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Speech by SEC Chairman:
Opening Address to International Roundtable on Interactive Data


Chairman Christopher Cox

U.S. Securities and Exchange Commission

Washington, D.C.
June 10, 2008

Good morning, and welcome to the SEC's International Roundtable on Interactive Data.

While the title of today's Roundtable is focused on the main ingredients of the new 21st-century investing, the reason that leading market participants from all over the world are here this morning is that we're excited about what these technological ingredients can produce for investors.

It is certainly interesting that interactive data operates using a computer language called XBRL, and that this computer language can be used to write data tags that act like barcodes for financial information. But it's a good deal more interesting that, whereas today an ordinary investor can't compare the financial results of 6 or 12 or 24 companies without an enormous amount of work, in the near future that power will be at his or her fingertips, probably for free, on just about any financial website.

It is even more exciting that our ordinary investor will not only be able to compare U.S. companies, but companies around the world. That's because interactive data is being built to accommodate at least 30 different spoken languages, and it is being introduced in nearly every major market around the world. Today, the same XBRL data tags that provide investors with financial summaries from annual filings with the Tokyo Stock Exchange are being used by the U.S. Federal Deposit Insurance Corporation — the FDIC — to organize reports from over 8,300 banks, and by the national securities and banking authorities of the Netherlands, Singapore, China, Israel, Spain, India, Colombia, and dozens more.

We are fortunate to have with us today more than 10 representatives from countries that have already adopted or are considering interactive data reporting for public companies. Our panelists this morning also include Stefano Natella, who is the head of Global Equity Research for Credit Suisse, and who will address from the investor's standpoint how investors can best take advantage of the capabilities of interactive data.

I would particularly like to thank our moderator, Terry Savage, the well-known syndicated personal finance columnist with the Chicago Sun-Times, who will guide today's discussion. Terry is a best-selling author, a nationally-known expert on personal finance, and a regular television commentator on CNN, CNBC, PBS, and NBC on issues related to investing and financial markets. She is known for advice that is well grounded in both discipline and common sense, and that's just as useful to the sophisticated investor as those just getting started. Her common-sense thinking will help ensure that today's Roundtable doesn't stray into technobabble or geek speak, and remains focused on what investors are really interested in — so that we can all learn and benefit from what is said.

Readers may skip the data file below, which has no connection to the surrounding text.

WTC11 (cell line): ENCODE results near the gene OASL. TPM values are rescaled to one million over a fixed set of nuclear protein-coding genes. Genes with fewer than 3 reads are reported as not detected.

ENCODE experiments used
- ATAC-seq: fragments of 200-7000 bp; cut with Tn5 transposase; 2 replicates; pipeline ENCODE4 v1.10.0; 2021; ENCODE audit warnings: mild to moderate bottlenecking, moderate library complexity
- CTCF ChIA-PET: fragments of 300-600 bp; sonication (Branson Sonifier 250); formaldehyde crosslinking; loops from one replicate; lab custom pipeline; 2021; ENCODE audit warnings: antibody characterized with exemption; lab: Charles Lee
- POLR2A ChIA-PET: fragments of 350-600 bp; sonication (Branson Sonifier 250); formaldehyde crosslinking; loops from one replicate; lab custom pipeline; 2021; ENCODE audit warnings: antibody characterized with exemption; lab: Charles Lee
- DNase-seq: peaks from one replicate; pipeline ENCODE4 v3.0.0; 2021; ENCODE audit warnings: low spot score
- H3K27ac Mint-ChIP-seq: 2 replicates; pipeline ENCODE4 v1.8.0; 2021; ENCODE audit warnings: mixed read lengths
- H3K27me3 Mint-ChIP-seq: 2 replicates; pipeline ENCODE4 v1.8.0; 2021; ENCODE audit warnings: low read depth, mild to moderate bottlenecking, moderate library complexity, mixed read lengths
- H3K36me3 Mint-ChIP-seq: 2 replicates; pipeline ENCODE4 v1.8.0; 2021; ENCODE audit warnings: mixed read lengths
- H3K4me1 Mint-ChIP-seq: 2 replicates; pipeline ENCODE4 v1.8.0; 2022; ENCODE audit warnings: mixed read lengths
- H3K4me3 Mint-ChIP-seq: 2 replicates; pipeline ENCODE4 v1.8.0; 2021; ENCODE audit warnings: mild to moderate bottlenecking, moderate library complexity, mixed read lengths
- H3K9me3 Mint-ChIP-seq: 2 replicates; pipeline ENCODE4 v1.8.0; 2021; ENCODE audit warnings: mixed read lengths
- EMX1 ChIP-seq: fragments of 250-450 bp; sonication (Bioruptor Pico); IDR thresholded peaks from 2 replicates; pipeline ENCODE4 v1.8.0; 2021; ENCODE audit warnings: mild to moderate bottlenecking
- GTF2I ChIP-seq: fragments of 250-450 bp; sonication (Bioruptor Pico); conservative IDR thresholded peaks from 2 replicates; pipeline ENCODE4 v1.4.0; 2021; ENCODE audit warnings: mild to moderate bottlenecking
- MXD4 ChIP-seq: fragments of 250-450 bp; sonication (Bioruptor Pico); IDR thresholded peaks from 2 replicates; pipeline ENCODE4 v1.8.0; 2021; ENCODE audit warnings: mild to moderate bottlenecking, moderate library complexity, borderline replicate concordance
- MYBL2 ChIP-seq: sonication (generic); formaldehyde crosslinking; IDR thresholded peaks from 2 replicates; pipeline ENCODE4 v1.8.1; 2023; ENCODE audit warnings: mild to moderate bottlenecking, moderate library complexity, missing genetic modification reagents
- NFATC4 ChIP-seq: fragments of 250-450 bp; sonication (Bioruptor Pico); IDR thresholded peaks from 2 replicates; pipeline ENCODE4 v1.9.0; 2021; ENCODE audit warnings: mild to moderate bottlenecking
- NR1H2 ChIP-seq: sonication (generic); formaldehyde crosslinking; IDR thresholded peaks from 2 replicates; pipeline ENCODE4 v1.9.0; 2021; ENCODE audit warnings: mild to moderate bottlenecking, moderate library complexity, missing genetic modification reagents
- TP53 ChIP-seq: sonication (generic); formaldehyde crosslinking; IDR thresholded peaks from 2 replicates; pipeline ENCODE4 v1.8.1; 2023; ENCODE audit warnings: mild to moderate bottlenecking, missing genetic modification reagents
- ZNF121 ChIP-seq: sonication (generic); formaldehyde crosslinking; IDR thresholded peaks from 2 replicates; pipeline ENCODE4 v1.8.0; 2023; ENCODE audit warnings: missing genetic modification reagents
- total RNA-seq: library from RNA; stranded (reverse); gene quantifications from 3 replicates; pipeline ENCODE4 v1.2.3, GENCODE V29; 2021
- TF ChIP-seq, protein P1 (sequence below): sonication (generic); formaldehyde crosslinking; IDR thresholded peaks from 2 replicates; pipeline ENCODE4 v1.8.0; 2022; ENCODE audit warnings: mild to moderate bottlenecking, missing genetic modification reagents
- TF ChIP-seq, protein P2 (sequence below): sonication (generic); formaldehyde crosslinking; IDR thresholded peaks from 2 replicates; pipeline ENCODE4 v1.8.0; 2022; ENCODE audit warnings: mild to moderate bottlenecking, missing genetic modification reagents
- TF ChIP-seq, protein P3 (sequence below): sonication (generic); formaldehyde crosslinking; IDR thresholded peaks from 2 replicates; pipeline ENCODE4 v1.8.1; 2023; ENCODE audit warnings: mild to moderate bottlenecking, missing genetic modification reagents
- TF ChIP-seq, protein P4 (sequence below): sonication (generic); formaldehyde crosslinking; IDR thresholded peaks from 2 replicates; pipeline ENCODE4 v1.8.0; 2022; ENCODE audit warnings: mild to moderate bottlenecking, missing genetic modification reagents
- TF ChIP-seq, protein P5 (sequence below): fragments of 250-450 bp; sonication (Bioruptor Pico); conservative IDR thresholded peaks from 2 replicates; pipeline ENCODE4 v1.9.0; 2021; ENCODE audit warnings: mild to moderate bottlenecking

I also want to thank every one of our panelists, many of whom have traveled great distances in order to share their experiences with interactive data. We appreciate the time you have taken out of your busy schedule to help the Commission better understand the benefits and challenges of interactive data around the world. I am confident your knowledge will assist the Commission in our deliberations on this important topic.

Today's Roundtable comes on the heels of a proposed rule issued by the Commission on May 30, 2008 titled Interactive Data to Improve Financial Reporting. The timing of the Roundtable means the discussion today will contribute to the public record for the proposed rule.

Companies in many of the countries that have mandated interactive data filing rely on tags that correspond to International Financial Reporting Standards. For that reason, we are fortunate to have Olivier Servais, the XBRL Team Leader at the IASC Foundation, here to join us. His participation is especially important because our rule proposal, if adopted, would apply both to issuers reporting using International Financial Reporting Standards and to issuers using U.S. Generally Accepted Accounting Principles.

Financial reporting using interactive data is taking off around the globe. Today we have the benefit of hearing about the implementation experience in seven countries. The panelists will consider important questions such as how investors can benefit from company filings in interactive data; the different ways investors are already using interactive data; and the way issuers around the world are responding to the requirement that they provide their financial reports in interactive data format.

To our audience here and on the Web, I hope you will take full advantage of the discussion, consider the proposed rule, and provide us with your comments. Again, I wish to thank our panelists for their willingness to share their insights and experiences.

And now, Terry, it's over to you.


Modified: 06/12/2008